With the proliferation of realistic racing games like the Gran Turismo and Forza franchises, there are more opportunities for anyone to get a virtual taste of what it would be like behind the wheel of their favorite performance cars.
Plenty of racing video game enthusiasts will probably tell you that not only do racing games make you a better driver, but they often rate themselves as being better drivers than those who don’t play racing video games. A couple of important studies take a look at whether racing video games truly make one a better driver.
Pros of Being a Racing Gamer
One study from the University of Rochester found that playing action games in general can help those players make quick, accurate decisions and answer questions up to 25 percent faster than those who play slower-paced strategy games. Researchers learned that after a brief training period, the thought processes of gamers conformed to their fast-paced gaming environment, allowing them to make decisions that have major repercussions on overall gameplay in a faster amount of time.
Several dozen test subjects from ages 18 to 25 were divided into two groups. One group played the fast-paced action games “Unreal Tournament” and “Call of Duty 2” while the other group played the slower-paced “Sims 2” strategy game. When given a test to measure this quick decision-making process, gamers were found to be just as accurate with their answers as strategy gamers. This research could mean that those who play racing video games, which share many characteristics with other action games, are able to make important decisions much faster than non-gamer. If you are a beginner then you can start with flash games we wrote about how you can download and play flash games offline. There is no such a hard and fast rule that you have to start with a complex one.
Virtual Skills vs. the Real World
On the other hand, a study conducted by Continental Tires discovered that while racing video gamers considered themselves better drivers, the actual evidence doesn’t come out in their favor. Over 2000 motorists between the ages of 17 and 39 were surveyed on their driving skills, with half of those being avid racing gamers. While the racing gamers cited a better understanding of racing mechanics, touted quicker responses and rated themselves higher than their non-gaming counterparts on a one-to-ten score, the results of the study weren’t what they expected.
According to the study, racing video gamers filed twice the number of insurance claims following an accident than non-gamers. The results also showed that racing video gamers ran twice as many red lights over a 12-month period and they were twice as likely to engage in risky and aggressive driving behavior, including road rage and passing slower vehicles too aggressively. Non-gamers were less likely to engage in such risky behavior and more likely to follow the rules of the road.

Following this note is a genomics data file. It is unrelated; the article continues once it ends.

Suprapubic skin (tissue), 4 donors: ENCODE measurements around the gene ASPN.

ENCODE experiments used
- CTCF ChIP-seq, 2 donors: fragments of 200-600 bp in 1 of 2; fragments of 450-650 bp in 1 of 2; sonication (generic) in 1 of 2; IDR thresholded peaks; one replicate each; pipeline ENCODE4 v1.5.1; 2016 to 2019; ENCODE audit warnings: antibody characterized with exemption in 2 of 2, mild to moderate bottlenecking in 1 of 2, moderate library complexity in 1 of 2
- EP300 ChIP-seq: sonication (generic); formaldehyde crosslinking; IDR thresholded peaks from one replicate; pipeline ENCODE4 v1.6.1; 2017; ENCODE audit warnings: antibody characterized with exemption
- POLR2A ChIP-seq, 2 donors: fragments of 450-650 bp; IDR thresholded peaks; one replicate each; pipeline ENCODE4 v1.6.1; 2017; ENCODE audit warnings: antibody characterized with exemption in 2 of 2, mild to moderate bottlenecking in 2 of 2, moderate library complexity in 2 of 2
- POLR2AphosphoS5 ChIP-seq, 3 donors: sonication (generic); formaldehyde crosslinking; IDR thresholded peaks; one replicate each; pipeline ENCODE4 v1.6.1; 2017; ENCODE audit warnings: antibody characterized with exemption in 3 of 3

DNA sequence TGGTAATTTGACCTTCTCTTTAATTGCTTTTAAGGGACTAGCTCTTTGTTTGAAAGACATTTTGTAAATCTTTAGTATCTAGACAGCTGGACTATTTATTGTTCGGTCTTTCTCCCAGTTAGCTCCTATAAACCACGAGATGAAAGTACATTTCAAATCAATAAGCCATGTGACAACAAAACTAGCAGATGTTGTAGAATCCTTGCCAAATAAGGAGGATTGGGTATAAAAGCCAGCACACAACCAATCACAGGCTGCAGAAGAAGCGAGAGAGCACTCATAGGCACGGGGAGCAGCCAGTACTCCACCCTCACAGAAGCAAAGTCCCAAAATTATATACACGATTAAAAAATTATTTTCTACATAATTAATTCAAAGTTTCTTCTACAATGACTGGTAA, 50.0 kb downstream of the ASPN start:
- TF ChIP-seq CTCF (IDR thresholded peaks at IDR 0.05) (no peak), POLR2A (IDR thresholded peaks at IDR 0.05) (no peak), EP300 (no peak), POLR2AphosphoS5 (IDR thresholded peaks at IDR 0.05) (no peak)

While racing video gamers regard themselves as savvy drivers, actually being one, in this case, means knowing and respecting the ordinary rules of the road while looking out for other drivers. On the other hand, racing video gamers are more likely to have quicker reflexes and decision-making skills that can prevent them from getting into an accident, although some might say that taking driving lessons might have the same type of effect.
Out on the Race Track
You’re probably wondering if the experiences of racing video gamers can translate on an actual track. If you want to see someone attempt to answer this question, you should look no further than controversial British television presenter Jeremy Clarkson. On the British motoring program “Top Gear,” Clarkson tackled Polyphony Digital’s faithful virtual rendition of the famous Laguna Seca racecourse in Gran Turismo 4 with a virtual Acura NSX and later attempted to achieve the same lap time in real life as he earned in the game using a real NSX. Needless to say, he came nowhere close to the 1:41.48 lap time he achieved in the video game.
As it turned out, there were too many unforeseen variables that not even Polyphony Digital could incorporate into the game. Racing video games won’t necessarily make you a better driver, but they definitely aren’t a substitute for years of practice and training on the track.
We have already discussed that a person can gain a lot from playing video games, including his child’s happiness. But, do they really make you a better driver? I guess, now this article has clarified all your doubts.
This guest post was provided by PassSmart.com; the UK-based company matching learner drivers with instructors in their area.